Microsoft KB Archive/107647

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INFO: Connecting to SQL Server from TCP/IP Sockets Clients


The information in this article applies to:

  • Microsoft SQL Server version 4.2x


Microsoft SQL Server version 4.2 supports SQL Server network clients that connect using TCP/IP sockets. Examples of these are Sun, Macintosh, and Windows clients using TCP/IP. In these cases, the appropriate Sybase TCP/IP Network Library (Net-Library) for the specific version of TCP/IP sockets in use must be obtained from Sybase.

Microsoft SQL Server version 4.21 ships with Windows Sockets client Net- Libraries. The Windows Sockets Net-Library for Windows is supported on Windows for Workgroups version 3.11 with Microsoft TCP/IP for Windows for Workgroups version 1.0, and the Windows 3.1 subsystem (WOW) of Windows NT version 3.1 and Windows NT Advanced Server version 3.1. The Windows Sockets Net-Library for Windows NT is supported on Windows NT version 3.1 and Windows NT Advanced Server version 3.1.

The Microsoft TCP/IP socket Net-Library for MS-DOS is supported for MS-DOS- based applications running on Windows for Workgroups 3.11 with Microsoft TCP/IP for Windows for Workgroups version 1.0, but is not compatible with the MS-DOS environment of Windows NT.

The Windows Sockets Net-Libraries have been extensively tested on the supported platforms for connecting to Microsoft SQL Server. Support for other TCP/IP protocols that support Windows Sockets is planned for future releases. Using these Net-Libraries with other TCP/IP protocols or to connect to other than Microsoft SQL Server has not been extensively tested, and their use in these ways is not guaranteed.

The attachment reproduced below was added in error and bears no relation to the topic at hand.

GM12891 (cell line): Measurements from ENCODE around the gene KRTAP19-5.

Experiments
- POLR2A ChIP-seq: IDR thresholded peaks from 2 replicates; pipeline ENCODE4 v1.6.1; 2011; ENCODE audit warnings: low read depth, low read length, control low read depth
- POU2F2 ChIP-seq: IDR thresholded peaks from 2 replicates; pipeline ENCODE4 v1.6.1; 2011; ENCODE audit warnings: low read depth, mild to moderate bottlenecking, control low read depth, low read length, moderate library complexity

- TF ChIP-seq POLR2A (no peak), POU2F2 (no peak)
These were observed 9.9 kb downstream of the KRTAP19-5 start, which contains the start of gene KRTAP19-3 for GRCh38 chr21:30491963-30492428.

Using named pipes as the IPC (Interprocess Communications) method on top of Microsoft TCP/IP is preferred, because features such as integrated security and adjustable packet size are available only with named pipes.

See the SQL Server for Windows NT 4.21 Readme.txt file for more information.


Instructions for Server-side Setup

  1. Ensure the TCP/IP protocol is enabled according to the instructions in your Windows NT documentation. In brief, this consists of using the Windows NT Control Panel Network applet to install and configure the Microsoft TCP/IP transport protocol.
  2. Use Regedt32.exe to edit the TCP/IP "keep-alive" setting in the Windows NT registry. This is necessary because in the absence of network traffic between client and server, Windows NT TCP/IP will disconnect from the client. The default disconnection period is 120 seconds.

NOTE: For additional information, please see the following article in the Microsoft Knowledge Base:

Q105794 Dropping Connections from Sybase TCP/IP Socket Clients

To edit the TCP/IP "keep alive" setting:

  • Add the following registry entry:


Or modify it, if you already have one, in the following path:


  • Set it to the number (in seconds) you prefer. To keep the connection alive forever, you should set the value to zero.

For more information on the Windows NT network configuration issues such as TCP/IP, see your Windows NT documentation.

  1. Install SQL Server according to the instructions in the SQL Server Configuration Guide.
  2. Either during or after server installation, use the SQL Server Setup program and select the Change Network Support option. If this option is not available (greyed out), you may have the Desktop version of SQL Server, which does not support networked connections. Another possible cause of the Change Network Support option being unavailable could be if you use full integrated security, which does not allow the use of IPC (Interprocess Communications) techniques other than named pipes.